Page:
Aram ManukianMonday, June 6, 2022
Aram Manukian (19 March 1879 – 29 January 1919), was an Armenian revolutionary, and statesman. He is widely regarded as the founder of the First Republic of Armenia.
Born and educated in Russian (Eastern) Armenia, he was mostly active in Van, one of the largest cities in Turkish (Western) Armenia. He rose to prominence there as a community organizer. During the first months of World War I, he worked with local Ottoman officials to de-escalate rising tensions until mid-April 1915, when Turkish forces laid siege to the city. He led the successful Armenian civilian self-defense of Van. As a result, tens of thousands avoided being deported and massacred by the Turkish government while the Armenian genocide was underway. He briefly served as the head of the provisional government in Van.
Following the Russian Revolution and the collapse of the Caucasian front in 1917–18, Aram was "popular dictator" of the unconquered area around the city of Yerevan. In May 1918, he helped organize the defense against the advancing Turkish army, which was effectively stopped at the Battle of Sardarabad, preventing the complete destruction of the Armenian nation. Manukian played an important role in the establishment of the First Republic of Armenia and served as its first minister of internal affairs. He died of typhus in January 1919, short of his 40th birthday.
Aram Manukian was an advocate for self-reliance. He was noted for his ability to unite different sections of society for a common cause. He is widely considered by scholars to be the founder of the First Republic of Armenia. During the Soviet period, he, along with other prominent Dashnaks, was largely disregarded. Since 1990, attempts have been made to revive his memory in independent Armenia.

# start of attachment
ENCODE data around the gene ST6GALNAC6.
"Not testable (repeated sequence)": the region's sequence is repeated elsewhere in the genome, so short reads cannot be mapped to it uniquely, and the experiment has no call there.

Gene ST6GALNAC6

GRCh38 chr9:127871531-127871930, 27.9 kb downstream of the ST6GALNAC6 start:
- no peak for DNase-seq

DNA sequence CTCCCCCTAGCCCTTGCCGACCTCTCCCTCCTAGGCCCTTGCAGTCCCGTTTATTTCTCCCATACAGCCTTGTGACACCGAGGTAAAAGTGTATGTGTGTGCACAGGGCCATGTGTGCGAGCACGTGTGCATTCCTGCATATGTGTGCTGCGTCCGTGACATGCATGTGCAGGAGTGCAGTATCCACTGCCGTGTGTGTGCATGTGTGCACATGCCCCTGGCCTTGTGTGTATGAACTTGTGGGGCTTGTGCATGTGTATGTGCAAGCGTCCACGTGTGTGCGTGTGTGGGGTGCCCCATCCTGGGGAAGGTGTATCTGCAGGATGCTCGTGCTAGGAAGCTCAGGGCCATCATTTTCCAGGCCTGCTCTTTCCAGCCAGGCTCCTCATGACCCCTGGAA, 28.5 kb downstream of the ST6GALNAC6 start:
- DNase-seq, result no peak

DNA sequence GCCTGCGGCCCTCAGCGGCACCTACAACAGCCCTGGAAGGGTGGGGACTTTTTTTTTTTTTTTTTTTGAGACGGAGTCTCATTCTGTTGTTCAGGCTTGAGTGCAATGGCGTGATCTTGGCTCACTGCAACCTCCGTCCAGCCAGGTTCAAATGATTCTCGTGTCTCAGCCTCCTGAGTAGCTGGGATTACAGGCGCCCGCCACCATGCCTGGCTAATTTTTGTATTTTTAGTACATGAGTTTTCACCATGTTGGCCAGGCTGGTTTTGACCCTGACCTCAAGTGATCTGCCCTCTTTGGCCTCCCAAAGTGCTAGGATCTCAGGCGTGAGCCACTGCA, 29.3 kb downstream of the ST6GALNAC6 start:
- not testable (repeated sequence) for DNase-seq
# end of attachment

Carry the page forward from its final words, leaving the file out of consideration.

Aram Manukian was born Sargis Hovhannisian on 19 March 1879, either in Zeyva village in Zangezur (modern-day Davit Bek, in Armenia's Syunik Province) or in Shushi, the largest city of Karabakh at the time. His father, Harutyun, was a gunsmith; his mother, Sona, was a housewife. He was the youngest of five children. He received primary education at the Agulyats School in Shushi. Starting in 1895 he attended the city's diocesan school, where he joined the Armenian Revolutionary Federation, the main driving force of the Armenian national liberation movement. In the spring of 1901, Manukian was expelled from school for revolutionary activities and moved to Yerevan, where he continued his education at the local diocesan school. He graduated two years later, in May 1903. In 1903, Manukian went to Baku where he took part in strikes and later in the Armenian resistance against the confiscation of Armenian Church properties by the Russian government. He was briefly in Elisabethpol to organize the Armenian resistance there. In mid-1903 he moved to Kars, where he actively took part in the formation of armed groups. In September 1903, within a group of 150 men, Aram Manukian tried to cross the Russian-Turkish border to transfer weaponry to the fedayi in Sasun; however, he returned to Kars due to illness.
Manukian married Katarine Zalyan in Yerevan in 1917. They met at an orphanage, where she worked as a doctor. Their only daughter, Seda, was born in 1918. Katarine was one of three females elected to the Armenian parliament in 1919. Upon Aram's death and Armenia's takeover by Bolsheviks, she found herself an unemployed single mother. She settled in Krasnodar, Russia, but returned to Soviet Armenia in 1927 to fill the shortage of doctors. She died in 1965. Their daughter, Seda, lived in Yerevan until 1976 when she moved to Moscow. She was married to the son of the prominent fedayi Khansori Vardan. She died in 2005.